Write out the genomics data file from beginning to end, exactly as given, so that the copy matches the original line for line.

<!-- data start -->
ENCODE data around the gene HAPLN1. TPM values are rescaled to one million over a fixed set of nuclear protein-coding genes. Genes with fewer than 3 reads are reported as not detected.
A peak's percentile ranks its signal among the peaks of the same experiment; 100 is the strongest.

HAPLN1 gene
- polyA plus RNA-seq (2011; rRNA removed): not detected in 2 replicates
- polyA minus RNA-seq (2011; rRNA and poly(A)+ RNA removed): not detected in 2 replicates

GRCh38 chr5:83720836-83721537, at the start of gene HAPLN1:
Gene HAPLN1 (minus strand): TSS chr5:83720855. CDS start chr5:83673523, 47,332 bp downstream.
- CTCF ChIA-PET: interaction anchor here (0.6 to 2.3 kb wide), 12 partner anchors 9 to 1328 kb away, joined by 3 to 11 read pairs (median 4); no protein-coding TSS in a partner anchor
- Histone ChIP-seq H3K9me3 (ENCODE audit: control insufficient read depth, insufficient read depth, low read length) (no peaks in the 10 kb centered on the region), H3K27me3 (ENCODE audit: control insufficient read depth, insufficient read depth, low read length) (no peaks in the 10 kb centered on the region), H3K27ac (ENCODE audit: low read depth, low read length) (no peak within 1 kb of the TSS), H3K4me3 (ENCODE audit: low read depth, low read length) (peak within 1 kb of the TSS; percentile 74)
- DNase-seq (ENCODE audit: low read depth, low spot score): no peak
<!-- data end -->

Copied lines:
ENCODE data around the gene HAPLN1. TPM values are rescaled to one million over a fixed set of nuclear protein-coding genes. Genes with fewer than 3 reads are reported as not detected.
A peak's percentile ranks its signal among the peaks of the same experiment; 100 is the strongest.

HAPLN1 gene
- polyA plus RNA-seq (2011; rRNA removed): not detected in 2 replicates
- polyA minus RNA-seq (2011; rRNA and poly(A)+ RNA removed): not detected in 2 replicates

GRCh38 chr5:83720836-83721537, at the start of gene HAPLN1:
Gene HAPLN1 (minus strand): TSS chr5:83720855. CDS start chr5:83673523, 47,332 bp downstream.
- CTCF ChIA-PET: interaction anchor here (0.6 to 2.3 kb wide), 12 partner anchors 9 to 1328 kb away, joined by 3 to 11 read pairs (median 4); no protein-coding TSS in a partner anchor
- Histone ChIP-seq H3K9me3 (ENCODE audit: control insufficient read depth, insufficient read depth, low read length) (no peaks in the 10 kb centered on the region), H3K27me3 (ENCODE audit: control insufficient read depth, insufficient read depth, low read length) (no peaks in the 10 kb centered on the region), H3K27ac (ENCODE audit: low read depth, low read length) (no peak within 1 kb of the TSS), H3K4me3 (ENCODE audit: low read depth, low read length) (peak within 1 kb of the TSS; percentile 74)
- DNase-seq (ENCODE audit: low read depth, low spot score): no peak